History of Tunisian Jews
The first documented evidence of a Jewish presence in Tunisia dates back to the second century when a community existed in the Latin territory of Carthage under Roman rule. Latin Carthage contained a significant Jewish presence, and several sages mentioned in the Talmud lived in this area from the 2nd to the 4th centuries. During the Byzantine period, conditions began to deteriorate, and in 535, when Christianity became the official state religion, discriminatory measures were introduced which barred Jews from holding public office and prohibited Jewish religious practices. Many synagogues were converted into churches and the construction of new synagogues was forbidden. Large numbers of Jews migrated from the cities to live amongst the Berbers in the mountains and desert. With the Arab conquest of Tunisia in the 7th century, conditions improved despite the imposition of the Jizya head tax on Jewish and Christian citizens by the new Islamic rulers.
During the 19th century, with the advent of French rule, the community was gradually emancipated. However, beginning in November 1940, when the country was ruled by the Nazi-collaborationist Vichy authorities, Jews were subject to new anti-Semitic laws. From November 1942 until May 1943, the country was occupied by German forces. During that time, the condition of the Jews deteriorated further. Many members of the community had their property seized and were deported to labor camps.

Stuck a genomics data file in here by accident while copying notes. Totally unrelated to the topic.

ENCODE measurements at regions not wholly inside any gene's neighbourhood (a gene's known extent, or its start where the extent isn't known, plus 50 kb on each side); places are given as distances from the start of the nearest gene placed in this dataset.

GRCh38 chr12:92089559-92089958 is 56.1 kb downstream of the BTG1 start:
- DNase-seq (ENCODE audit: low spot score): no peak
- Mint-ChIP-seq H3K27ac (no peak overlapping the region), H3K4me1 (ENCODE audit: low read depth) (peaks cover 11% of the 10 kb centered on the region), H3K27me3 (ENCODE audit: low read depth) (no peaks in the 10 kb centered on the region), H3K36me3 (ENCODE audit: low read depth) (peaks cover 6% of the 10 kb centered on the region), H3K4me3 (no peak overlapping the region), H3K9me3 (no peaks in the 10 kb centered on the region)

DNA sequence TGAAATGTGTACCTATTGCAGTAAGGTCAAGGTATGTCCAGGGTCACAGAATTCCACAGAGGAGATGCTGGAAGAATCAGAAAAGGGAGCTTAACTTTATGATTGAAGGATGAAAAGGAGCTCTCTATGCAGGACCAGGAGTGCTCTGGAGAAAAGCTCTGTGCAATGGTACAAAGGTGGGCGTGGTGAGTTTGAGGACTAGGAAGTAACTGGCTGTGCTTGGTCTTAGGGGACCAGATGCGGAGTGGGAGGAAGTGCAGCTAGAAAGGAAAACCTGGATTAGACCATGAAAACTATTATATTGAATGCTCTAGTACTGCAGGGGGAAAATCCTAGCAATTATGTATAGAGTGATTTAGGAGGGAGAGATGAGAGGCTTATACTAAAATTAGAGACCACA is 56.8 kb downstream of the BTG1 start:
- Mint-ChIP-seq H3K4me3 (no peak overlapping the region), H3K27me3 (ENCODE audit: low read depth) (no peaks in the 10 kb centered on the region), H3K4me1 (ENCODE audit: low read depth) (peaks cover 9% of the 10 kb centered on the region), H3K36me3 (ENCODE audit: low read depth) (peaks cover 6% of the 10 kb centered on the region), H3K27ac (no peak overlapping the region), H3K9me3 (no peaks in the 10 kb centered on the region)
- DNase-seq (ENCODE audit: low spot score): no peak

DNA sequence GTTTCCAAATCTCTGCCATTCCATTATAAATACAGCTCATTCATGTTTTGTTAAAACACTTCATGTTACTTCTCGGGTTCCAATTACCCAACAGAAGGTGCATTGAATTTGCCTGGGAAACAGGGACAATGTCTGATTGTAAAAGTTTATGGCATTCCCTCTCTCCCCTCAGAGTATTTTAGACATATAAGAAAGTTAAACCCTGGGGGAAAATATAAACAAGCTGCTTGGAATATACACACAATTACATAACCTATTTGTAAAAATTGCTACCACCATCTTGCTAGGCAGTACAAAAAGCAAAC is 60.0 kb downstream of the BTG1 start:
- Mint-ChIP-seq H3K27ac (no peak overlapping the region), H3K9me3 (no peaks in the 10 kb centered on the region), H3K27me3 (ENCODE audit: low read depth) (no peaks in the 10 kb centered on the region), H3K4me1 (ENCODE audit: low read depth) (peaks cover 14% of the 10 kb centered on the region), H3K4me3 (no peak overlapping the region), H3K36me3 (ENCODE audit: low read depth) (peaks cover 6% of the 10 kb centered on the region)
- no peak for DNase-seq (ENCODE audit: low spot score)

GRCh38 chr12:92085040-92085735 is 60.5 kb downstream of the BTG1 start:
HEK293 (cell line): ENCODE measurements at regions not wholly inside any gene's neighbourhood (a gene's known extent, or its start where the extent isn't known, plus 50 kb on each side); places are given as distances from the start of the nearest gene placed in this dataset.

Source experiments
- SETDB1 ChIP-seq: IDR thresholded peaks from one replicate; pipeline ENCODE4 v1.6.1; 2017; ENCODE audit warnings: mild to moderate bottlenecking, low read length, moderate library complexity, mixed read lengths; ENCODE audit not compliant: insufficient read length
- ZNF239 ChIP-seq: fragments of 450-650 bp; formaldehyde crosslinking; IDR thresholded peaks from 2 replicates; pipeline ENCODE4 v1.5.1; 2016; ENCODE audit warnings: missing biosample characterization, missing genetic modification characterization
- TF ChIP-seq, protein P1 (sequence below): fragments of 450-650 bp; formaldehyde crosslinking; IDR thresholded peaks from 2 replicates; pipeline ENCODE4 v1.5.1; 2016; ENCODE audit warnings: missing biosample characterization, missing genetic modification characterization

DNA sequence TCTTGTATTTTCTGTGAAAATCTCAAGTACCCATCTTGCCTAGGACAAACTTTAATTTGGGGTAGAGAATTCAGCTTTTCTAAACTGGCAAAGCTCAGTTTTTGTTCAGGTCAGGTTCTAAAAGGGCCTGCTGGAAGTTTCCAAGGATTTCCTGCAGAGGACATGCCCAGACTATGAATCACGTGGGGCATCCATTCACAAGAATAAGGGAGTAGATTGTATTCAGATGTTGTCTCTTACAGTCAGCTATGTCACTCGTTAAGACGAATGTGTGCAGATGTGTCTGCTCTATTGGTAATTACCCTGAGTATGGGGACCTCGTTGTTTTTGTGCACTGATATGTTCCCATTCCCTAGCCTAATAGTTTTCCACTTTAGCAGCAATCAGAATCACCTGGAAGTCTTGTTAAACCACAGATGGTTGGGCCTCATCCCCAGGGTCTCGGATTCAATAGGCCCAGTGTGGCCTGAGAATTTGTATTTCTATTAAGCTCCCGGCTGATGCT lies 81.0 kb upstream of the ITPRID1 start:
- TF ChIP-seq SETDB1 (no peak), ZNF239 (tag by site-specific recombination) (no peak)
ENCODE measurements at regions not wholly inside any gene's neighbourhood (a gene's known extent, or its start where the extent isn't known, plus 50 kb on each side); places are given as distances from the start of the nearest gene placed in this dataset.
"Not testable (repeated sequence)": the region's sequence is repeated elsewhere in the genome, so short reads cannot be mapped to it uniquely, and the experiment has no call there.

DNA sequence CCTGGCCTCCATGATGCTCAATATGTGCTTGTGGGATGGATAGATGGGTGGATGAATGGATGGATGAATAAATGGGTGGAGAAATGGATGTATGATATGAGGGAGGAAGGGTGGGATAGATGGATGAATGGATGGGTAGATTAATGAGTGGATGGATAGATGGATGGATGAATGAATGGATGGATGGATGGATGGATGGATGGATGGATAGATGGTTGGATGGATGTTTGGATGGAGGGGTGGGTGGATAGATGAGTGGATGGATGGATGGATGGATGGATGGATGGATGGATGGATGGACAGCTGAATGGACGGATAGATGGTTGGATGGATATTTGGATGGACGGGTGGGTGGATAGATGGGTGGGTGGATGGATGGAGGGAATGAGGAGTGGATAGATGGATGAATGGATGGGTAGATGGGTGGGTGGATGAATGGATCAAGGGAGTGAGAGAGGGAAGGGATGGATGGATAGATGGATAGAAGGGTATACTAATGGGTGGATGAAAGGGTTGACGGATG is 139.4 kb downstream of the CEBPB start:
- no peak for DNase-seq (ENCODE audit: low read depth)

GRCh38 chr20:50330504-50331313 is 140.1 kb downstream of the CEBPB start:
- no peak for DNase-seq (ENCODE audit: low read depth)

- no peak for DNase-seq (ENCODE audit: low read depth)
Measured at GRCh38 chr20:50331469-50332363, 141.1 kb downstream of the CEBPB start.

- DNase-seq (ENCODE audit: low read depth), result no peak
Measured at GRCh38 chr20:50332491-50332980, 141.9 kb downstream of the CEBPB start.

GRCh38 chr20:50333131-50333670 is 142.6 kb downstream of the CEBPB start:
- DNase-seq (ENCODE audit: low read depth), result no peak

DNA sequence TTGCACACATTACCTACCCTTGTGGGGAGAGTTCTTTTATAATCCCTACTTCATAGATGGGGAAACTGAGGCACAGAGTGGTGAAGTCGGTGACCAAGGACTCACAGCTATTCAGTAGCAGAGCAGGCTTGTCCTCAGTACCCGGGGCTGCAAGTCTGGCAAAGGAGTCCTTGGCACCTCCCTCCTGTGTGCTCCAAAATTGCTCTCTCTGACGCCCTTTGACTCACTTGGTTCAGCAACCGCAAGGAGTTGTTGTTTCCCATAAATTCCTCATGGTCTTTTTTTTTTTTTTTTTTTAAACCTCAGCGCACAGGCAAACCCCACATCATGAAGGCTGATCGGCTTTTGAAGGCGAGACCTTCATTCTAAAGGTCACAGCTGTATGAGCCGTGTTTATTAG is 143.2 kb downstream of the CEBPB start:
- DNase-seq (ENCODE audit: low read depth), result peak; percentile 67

Life became more precarious for the Tunisian Jewry in 1956, when the country gained its independence and undertook a process of “Arabization.” The rabbinical courts were abolished in 1957, followed the next year by the dissolution of Jewish community councils. The Jewish quarter of Tunis was demolished by the government, which justified its actions by citing the need to engage in “urban development.” The World Jewish Congress played a critical diplomatic role during the 1950s and 1960s in enabling Tunisian Jews to emigrate to France, Israel and elsewhere.
Excerpt taken from JIMENA. Read more about Tunisian Jewish history here.
Listen to Tunisian Jewish music here.
Tunisian Jewish women and the "Stambali" trance dance
Jewish women also practiced the trace dance called “Stambali” which was a healing kinetic dance ceremony to repel the evil eye and rid themselves of djinns (demons). It is said that “the dance movements are powerful and wild...they look like the desperate movements of a person seeking help. The dancer is in ecstasy and the ecstasy produces the movements”. Some dancers went so deep into their trance dance they lost their sense of pain and memory and have explained it as feeling as if their soul left their body and is operated only by the music and the demon.
Here is a quote from a Stambali participants in Israel:
"Every person has a little secret, some emotional trouble . . . in our community we don’t talk about such things . . .so when I am not well, I let it out during Stambali . . . I leave the band; I mix with the dancers. My thoughts become the movements of the dance. I dance so hard until this energy leaves me . . . I can’t tell if it’s me or the demon . . . [Chanter]"
Read more on "Stambali: Dissociative Possession and Trance in Tunisian Healing Dance" by Eli Somer here.